As questions about the Route 66 International Festival scheduled for August 14th through 17th dominate my inbox, lets start with a few updates. Last evening the Kingman Area Chamber of Commerce hosted an organizational meeting and things are starting to really take shape.
The historic district will be the primary focal point for the event. Even though there is a wide array of parking facilities in the area, and plans include providing maps in the program guides, access to the area is rather constricted even without street closures and a major event.
So, to facilitate traffic flow and to ensure visitors can enjoy events in the historic district as well as other activities such as the film festival with a minimum amount of frustration, KART (the city bus service) is working with the chamber of commerce to develop a special festival route. A key component will be providing service from centralized parking areas such as the Mohave County Fairgrounds.
A rough outline for activity locations has been set but as development evolves, I am quite sure there will be adjustments. In essence there will be two groups of activities separated by about four blocks. Linking them will be various displays.
At the west end anchored by the Powerhouse Visitor Center, site for the historic electric vehicle exhibition, Metcalf Park and Locomotive Park will serve as the venue for vendors and the stage for the musical entertainment. At the other end, roughly between Fourth and Sixth Street on Andy Devine Avenue the railroad depot will have a special exhibit including a few displays pertaining to area railroad history and extensive model railroading exhibits, TNT Automotive will host a VW “bug fest” as well as Bob Waldmire exhibition, and there will be related vendors and a Redneck’s Southern Barbecue catering truck.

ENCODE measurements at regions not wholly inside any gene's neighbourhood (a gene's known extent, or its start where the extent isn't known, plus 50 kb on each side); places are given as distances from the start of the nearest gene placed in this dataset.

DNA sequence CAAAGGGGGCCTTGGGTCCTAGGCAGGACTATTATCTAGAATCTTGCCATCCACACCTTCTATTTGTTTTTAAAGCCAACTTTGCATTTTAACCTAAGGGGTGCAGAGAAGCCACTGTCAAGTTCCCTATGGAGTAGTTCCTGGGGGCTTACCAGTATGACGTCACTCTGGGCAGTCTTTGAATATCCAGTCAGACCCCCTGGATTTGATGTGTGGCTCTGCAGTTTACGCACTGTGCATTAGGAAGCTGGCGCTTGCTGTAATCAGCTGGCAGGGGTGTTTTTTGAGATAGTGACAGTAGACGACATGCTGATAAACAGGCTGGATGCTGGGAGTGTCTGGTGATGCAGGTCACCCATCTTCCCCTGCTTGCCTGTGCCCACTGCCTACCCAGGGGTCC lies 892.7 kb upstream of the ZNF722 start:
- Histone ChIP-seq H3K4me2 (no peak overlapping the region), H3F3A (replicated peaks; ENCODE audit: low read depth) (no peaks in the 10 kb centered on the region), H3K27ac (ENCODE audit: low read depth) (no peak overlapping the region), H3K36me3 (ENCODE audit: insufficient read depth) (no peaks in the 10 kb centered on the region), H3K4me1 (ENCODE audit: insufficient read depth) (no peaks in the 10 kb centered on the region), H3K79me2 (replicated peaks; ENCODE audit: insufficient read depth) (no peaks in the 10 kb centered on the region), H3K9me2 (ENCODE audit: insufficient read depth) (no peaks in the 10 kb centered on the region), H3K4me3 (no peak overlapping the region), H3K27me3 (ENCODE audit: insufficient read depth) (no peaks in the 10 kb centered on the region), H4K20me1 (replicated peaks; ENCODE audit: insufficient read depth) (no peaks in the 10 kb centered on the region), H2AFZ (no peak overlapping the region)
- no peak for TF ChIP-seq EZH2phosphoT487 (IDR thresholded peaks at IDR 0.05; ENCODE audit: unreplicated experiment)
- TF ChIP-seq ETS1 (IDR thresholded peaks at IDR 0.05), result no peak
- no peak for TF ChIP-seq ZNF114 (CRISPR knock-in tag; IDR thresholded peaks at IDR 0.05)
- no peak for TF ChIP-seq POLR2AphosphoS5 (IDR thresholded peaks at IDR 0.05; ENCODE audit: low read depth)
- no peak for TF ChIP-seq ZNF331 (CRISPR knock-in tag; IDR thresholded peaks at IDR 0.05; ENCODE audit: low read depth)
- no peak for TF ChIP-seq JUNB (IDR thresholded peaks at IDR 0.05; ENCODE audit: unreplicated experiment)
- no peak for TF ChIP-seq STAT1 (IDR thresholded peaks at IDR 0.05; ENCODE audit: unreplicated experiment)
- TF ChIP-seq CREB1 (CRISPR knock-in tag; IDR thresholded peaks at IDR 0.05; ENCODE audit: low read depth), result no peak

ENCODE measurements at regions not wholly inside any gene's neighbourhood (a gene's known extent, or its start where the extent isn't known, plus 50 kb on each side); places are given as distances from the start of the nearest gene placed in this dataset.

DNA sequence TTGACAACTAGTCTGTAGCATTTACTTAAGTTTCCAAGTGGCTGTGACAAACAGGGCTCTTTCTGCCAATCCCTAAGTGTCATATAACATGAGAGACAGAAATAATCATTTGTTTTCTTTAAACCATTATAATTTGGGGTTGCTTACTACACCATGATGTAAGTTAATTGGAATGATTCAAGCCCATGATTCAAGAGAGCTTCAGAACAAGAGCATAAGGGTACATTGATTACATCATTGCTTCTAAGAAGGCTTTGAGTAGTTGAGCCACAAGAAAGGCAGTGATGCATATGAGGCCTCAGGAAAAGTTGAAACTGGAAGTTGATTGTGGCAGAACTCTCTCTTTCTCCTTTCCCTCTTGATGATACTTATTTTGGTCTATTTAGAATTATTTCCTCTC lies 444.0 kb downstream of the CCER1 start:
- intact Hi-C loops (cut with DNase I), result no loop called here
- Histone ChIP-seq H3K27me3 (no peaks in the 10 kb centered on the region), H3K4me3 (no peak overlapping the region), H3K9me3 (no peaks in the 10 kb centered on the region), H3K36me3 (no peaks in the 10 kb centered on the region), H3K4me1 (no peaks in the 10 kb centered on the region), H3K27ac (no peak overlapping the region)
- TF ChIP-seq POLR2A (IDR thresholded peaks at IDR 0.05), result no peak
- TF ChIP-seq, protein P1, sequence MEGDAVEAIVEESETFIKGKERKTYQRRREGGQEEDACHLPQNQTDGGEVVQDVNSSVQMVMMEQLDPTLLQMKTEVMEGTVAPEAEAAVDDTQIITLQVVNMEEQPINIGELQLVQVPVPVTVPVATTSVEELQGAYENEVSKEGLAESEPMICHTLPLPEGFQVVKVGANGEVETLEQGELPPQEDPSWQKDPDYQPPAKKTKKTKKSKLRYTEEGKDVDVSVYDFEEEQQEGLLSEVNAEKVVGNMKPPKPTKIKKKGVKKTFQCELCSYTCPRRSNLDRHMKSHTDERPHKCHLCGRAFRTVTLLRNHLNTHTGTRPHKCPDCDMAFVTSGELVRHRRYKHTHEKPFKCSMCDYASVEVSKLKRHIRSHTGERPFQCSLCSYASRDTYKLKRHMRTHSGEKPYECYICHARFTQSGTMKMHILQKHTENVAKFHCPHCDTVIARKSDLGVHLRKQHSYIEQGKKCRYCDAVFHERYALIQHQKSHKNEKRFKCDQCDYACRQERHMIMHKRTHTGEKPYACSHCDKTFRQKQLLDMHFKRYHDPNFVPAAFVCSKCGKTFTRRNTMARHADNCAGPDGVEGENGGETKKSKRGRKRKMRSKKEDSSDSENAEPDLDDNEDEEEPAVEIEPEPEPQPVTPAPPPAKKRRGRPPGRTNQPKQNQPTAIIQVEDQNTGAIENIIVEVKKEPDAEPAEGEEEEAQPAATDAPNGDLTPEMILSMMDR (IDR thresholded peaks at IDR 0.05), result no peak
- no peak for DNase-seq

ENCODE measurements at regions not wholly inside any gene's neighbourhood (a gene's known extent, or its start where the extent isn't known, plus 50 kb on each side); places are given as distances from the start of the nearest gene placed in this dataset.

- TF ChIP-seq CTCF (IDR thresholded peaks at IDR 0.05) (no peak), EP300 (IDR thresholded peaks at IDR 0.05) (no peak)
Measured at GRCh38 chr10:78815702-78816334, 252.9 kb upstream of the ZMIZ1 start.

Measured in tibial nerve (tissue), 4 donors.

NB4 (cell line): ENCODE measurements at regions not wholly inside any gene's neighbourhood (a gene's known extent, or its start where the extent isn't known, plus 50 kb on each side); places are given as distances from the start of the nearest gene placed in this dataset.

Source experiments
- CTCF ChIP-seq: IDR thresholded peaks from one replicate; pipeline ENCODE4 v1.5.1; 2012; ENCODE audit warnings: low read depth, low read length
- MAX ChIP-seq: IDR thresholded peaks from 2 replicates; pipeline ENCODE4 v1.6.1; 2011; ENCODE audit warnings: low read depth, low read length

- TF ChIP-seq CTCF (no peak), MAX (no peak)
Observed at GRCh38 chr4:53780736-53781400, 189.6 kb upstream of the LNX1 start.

One block up, on Beale Street, there will be the artists, authors including Bob “Boze” Bell, Michael Wallis, Joe Sonderman, and other acclaimed authors), collectors, and Route 66 association exhibition. There will also be expanded activities at the Cellar Door, Black Bridge Brewery, and restaurants.
There will be two evenings (Friday and Saturday) for special editions of the low key Chillin’ on Beale. There will also be special exhibits on Beale Street.
Next, the film festival. Rob Chilcoate is ramrodding this aspect of the festival and he is doing a masterful job. This link is for a story that provides a few details which appeared recently in the Kingman Daily Miner.
At this time I do not have any additional details pertaining to the awards banquet that will be hosted by the Route 66 Alliance. I can, however, tell you that there will be one, and that details will be made available soon.
A very exciting component for this years festival will be a Route 66 conference that includes representatives from various state associations, people associated with property and infrastructure preservation, and various Route 66 “celebrities” talking about ways to ensure the roads relevance for future generations. There will also be number of speakers form the electric vehicle community, a primary key to moving Route 66 into the future.
For general information about the festival the Kingman Area Chamber of Commerce is the primary contact. The phone number is (928)753-6253.
The chamber of commerce in Holbrook is developing a companion event for the weekend before the festival in Kingman. I will be talking with Kathleen Smith in Holbrook next week and should be able to provide information afterwards.
In the southwest, before either event takes place the focus will be on Kingman during the first weekend in May for the annual Route 66 Fun Run, and on Tucumcari for the Rockabilly on the Route festival in June. Both events will capture the very essence of the Route 66 experience and, if possible, should be included in the development of a travel calendar.
As always, if I may be of assistance in regard to the planning of a Route 66 adventure, to planning participation in the festival, or to answer related questions, just drop me a note.